Tag Archives: Aaron Heilman

Fun with Old Copies of BA’s Almanac (2003 edition) – Part 3


Part 3 of the 2003 BA Almanac Series takes a look at the Top 20 Prospect Lists created by BA for each of the minor leagues.

Players on More than One List

Brandon Phillips – Eastern League (AA) and International League (AAA)
Aaron Heilman – Eastern League (AA) and International League (AAA)
Mark Teixeira – Texas League (AA) and Florida State League (High-A)
Jose Reyes – Eastern League (AA) and Florida State League (High-A)
Hanley Ramirez – NY Penn League (SS-A) and Gulf Coast League (Rookie)

#1 Overall in Each League

International League – Carl Crawford (TAM)
Pacific Coast League – Jesse Foppert (SF)
Eastern League – Jose Reyes (NYM)
Southern League – Jake Peavy (SD)
Texas League – Mark Teixeira (TEX)
California League – Rocco Baldelli (TAM)
Carolina League – Sean Burnett (PIT)
Florida State League – Mark Teixeira (TEX)
Midwest League – Joe Mauer (MIN)
Sally League – Gavin Floyd (CHW)
NY-Penn League – Hanley Ramirez (BOS)
Northwest League – Andy Sisco (CHC)
Appalachian League – Jeff Francoeur (ATL)
Pioneer League – James Loney (LAD)
Arizona Rookie League – Felix Pie (CHC)
Gulf Coast Rookie League – Hanley Ramirez (BOS)

My Thoughts from the Lists

When you look at the two AAA lists, I find it interesting to see how their careers have gone:

  • All-Stars: 12 out of 40
  • Solid Major League Regulars: 14 out of 40
  • Cup of Coffees: 14 out of 40
  • Never Made It: 0 out of 40

I believe that Major League teams view players who make it to AAA as at least a reasonable chance to play in the Majors, so this doesn’t really surprise me that none of BA’s top 40 failed to play in the Majors for at least 1 game.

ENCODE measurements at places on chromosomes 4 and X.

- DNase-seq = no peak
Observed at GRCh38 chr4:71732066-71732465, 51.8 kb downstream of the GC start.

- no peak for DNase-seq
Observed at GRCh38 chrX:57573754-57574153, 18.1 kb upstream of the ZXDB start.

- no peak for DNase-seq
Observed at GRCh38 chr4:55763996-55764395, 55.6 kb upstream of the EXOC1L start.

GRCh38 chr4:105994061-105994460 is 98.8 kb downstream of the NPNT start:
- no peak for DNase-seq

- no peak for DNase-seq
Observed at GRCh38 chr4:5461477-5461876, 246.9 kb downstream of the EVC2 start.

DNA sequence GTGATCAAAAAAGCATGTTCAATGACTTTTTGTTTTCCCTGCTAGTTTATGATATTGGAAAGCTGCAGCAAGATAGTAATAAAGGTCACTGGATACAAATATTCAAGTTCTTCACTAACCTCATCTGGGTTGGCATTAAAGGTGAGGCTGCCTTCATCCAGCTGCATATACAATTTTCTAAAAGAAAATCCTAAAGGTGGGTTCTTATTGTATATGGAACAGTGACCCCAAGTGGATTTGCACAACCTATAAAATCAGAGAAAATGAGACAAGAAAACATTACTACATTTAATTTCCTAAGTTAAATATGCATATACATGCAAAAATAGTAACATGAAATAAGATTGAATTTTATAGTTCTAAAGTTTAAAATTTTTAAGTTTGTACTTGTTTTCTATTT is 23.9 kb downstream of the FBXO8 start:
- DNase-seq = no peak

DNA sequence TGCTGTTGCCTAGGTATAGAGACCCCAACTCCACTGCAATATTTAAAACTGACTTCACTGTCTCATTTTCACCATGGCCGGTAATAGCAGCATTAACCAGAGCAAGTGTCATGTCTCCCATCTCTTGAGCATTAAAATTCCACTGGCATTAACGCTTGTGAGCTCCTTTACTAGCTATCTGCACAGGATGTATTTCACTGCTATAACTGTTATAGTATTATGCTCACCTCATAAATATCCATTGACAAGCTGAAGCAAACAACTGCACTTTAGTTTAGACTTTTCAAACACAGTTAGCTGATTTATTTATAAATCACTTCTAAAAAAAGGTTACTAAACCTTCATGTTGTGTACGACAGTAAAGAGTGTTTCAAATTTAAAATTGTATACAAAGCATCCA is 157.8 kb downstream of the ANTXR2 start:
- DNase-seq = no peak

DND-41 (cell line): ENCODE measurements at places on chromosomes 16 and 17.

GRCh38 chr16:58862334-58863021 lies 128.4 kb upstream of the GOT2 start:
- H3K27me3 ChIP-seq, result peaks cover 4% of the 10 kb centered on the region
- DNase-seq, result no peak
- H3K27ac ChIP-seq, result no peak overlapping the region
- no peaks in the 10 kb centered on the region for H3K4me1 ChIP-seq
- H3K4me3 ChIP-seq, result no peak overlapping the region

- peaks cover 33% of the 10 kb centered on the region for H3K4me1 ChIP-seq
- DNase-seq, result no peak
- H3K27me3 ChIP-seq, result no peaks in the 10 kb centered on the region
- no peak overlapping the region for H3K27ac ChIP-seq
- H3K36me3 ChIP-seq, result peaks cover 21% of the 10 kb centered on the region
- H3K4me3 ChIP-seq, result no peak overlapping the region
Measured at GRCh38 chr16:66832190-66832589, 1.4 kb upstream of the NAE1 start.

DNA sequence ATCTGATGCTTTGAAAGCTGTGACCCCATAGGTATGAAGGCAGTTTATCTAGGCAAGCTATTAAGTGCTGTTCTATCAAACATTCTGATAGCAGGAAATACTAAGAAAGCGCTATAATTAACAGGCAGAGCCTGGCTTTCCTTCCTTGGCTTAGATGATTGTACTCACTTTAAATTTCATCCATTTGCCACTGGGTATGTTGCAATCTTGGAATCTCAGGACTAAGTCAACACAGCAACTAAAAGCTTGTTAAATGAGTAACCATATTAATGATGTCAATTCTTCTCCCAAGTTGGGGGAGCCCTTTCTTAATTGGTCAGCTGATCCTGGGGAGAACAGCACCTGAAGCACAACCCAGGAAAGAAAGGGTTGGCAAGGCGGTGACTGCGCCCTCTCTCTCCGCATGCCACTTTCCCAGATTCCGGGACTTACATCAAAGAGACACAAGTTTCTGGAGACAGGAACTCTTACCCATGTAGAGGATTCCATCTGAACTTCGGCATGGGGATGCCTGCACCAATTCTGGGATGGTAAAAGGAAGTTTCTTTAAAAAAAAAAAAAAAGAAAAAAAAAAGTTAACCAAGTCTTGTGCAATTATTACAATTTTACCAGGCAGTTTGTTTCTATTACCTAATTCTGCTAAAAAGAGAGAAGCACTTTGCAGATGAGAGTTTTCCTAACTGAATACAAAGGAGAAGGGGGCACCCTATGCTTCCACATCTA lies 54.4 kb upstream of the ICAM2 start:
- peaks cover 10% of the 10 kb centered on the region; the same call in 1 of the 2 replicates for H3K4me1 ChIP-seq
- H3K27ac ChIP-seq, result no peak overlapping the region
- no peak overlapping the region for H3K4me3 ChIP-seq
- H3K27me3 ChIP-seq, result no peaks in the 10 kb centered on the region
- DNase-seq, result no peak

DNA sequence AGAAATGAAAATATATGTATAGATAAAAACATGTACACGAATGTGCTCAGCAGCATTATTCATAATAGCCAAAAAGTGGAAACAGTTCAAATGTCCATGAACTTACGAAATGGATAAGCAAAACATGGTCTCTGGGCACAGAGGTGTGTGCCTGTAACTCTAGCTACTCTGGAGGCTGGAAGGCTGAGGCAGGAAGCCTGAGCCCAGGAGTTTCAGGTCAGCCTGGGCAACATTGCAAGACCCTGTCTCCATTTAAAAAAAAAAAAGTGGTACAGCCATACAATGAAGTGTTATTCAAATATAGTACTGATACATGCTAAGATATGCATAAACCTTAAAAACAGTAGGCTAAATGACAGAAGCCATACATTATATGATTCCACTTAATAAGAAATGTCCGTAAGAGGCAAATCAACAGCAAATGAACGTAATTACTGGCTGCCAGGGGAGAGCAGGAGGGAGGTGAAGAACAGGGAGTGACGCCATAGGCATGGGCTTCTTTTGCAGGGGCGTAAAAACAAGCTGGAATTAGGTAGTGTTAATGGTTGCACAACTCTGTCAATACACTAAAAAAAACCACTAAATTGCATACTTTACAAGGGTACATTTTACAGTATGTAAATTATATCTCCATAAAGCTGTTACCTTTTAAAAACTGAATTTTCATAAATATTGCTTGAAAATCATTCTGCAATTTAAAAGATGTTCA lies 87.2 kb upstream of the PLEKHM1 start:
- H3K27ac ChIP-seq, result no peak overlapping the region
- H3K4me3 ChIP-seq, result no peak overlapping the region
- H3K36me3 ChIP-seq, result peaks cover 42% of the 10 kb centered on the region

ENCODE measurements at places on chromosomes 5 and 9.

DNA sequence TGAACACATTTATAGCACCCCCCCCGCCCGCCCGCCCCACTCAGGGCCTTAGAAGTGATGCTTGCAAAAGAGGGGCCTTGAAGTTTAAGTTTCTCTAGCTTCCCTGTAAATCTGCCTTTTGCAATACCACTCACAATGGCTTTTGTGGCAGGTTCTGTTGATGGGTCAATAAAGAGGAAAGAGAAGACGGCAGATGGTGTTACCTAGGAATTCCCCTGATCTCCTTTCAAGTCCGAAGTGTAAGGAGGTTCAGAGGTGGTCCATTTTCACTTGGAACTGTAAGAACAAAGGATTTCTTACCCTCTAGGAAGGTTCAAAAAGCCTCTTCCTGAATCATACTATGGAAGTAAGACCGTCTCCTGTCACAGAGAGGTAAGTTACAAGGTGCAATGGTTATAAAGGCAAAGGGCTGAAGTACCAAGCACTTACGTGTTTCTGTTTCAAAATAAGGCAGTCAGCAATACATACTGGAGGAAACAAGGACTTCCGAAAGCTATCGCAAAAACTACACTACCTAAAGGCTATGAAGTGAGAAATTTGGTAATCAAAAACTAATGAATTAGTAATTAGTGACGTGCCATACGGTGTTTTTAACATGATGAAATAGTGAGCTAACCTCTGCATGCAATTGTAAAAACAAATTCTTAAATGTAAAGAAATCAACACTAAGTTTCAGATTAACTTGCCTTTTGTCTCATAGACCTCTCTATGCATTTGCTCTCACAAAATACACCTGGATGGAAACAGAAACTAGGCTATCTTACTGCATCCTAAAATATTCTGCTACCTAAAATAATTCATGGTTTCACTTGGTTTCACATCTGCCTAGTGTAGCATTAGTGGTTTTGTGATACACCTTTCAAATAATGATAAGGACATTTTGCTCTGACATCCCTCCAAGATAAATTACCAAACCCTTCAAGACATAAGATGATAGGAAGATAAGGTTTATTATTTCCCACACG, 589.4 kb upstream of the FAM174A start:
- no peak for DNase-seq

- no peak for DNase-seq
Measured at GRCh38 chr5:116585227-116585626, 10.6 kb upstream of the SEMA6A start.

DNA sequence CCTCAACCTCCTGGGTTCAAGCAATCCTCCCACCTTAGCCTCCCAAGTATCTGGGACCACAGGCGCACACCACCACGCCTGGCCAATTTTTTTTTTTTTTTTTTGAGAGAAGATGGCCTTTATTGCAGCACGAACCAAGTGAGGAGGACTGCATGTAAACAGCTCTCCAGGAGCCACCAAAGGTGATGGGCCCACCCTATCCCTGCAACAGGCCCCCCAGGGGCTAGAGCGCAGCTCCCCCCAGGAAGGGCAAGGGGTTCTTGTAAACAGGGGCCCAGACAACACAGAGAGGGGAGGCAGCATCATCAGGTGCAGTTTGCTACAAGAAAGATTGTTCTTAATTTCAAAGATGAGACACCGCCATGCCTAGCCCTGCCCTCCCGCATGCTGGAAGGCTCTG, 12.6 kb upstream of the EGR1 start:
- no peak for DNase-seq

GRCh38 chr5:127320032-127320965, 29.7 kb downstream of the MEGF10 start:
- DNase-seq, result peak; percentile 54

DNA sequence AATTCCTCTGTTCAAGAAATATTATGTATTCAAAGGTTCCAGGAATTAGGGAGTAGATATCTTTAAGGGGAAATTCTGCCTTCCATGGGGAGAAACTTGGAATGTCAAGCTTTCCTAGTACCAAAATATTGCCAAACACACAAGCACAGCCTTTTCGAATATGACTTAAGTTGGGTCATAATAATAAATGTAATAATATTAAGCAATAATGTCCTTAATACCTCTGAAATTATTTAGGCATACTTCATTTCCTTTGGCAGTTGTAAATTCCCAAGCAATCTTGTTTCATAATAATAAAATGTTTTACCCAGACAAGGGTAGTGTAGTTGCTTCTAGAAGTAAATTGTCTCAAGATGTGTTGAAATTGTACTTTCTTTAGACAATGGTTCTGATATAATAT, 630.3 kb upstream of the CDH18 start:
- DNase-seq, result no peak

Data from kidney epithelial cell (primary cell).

Of course, there are definitely some players who had less than stellar careers that come from this list, including:

Overall though, this class of 40 prospects is pretty solid, with perennial All Stars Carl Crawford and Chase Utley probably considered to be the best of the group.

Some other notes:

  • The Eastern League had 9 future MLB All-Stars out of their top 10 in 2002. The lone player who has not made an All-Star team: Aaron Heilman
  • The Pioneer League (Adv. Rookie) had a surprising amount of MLB regulars with 11 of their 20 listed playing big roles with teams now, including Prince Fielder, James Loney, and Ubaldo Jimenez.
  • The Northwest League (Short-Season A) only had 2 players with a measurable impact this season: Ricky Nolasco and Fred Lewis.
  • The California League had 13 players who have had a solid impact in the Majors, including Josh Hamilton, J.J. Hardy, Corey Hart, and Bobby Jenks.

Overall, it’s really interesting to me to see what hindsight can tell us now that it has been nearly 8 years since this was published. Looking at the performance that the players on the list provided, it is pretty clear to me that the prospect lists were very accurate at the time, and clearly reflected a lot of research on the whole by the staff over at BA. But them, just like the rest of us, are pretty much guessing sometimes when it comes to prospects and how they will turn out once they get to the Majors, if they get there at all.

Original Draft Series: #26 – New York Mets


For those that missed the guidelines I am using for this series of posts, you can find them here.

Team #26: New York Mets

General Managers(since 1994)

Joe McIlvaine (1994-1997): 283-298
Steve Phillips (1998-2003): 502-469
Jim Duquette (2004): 71-91
Omar Minaya (2005-Current): 427-383

Team Performance

Playoffs Division Finish
WC League Playoff App 1st 2nd 3rd 4th 5th
0 1 3 1 6 4 3 2

The Mets have actually had some pretty solid years over the past 16 seasons. With a trip to the World Series in 2000,  and 3 playoff appearances overall, the Mets have done well with what they’ve had. The key being that as time has progressed since 1994, they have continued to spend money in addition to developing players, sometimes one to the detriment of the other. All information is drawn from Baseball Reference.

Position Name Acquired Years with Org.
Stats with Organization
Left?
C Josh Thole 2005 – 13th Rd 5 17 gm, .321/.356/.396, 9 RBI, SB, 2 R Currently with Org.
1B Ike Davis 2008 – 1st Rd (18) 2 51 gm, .258/.346/.451, 8 HR, 22 RBI, SB, 31 R Currently with Org.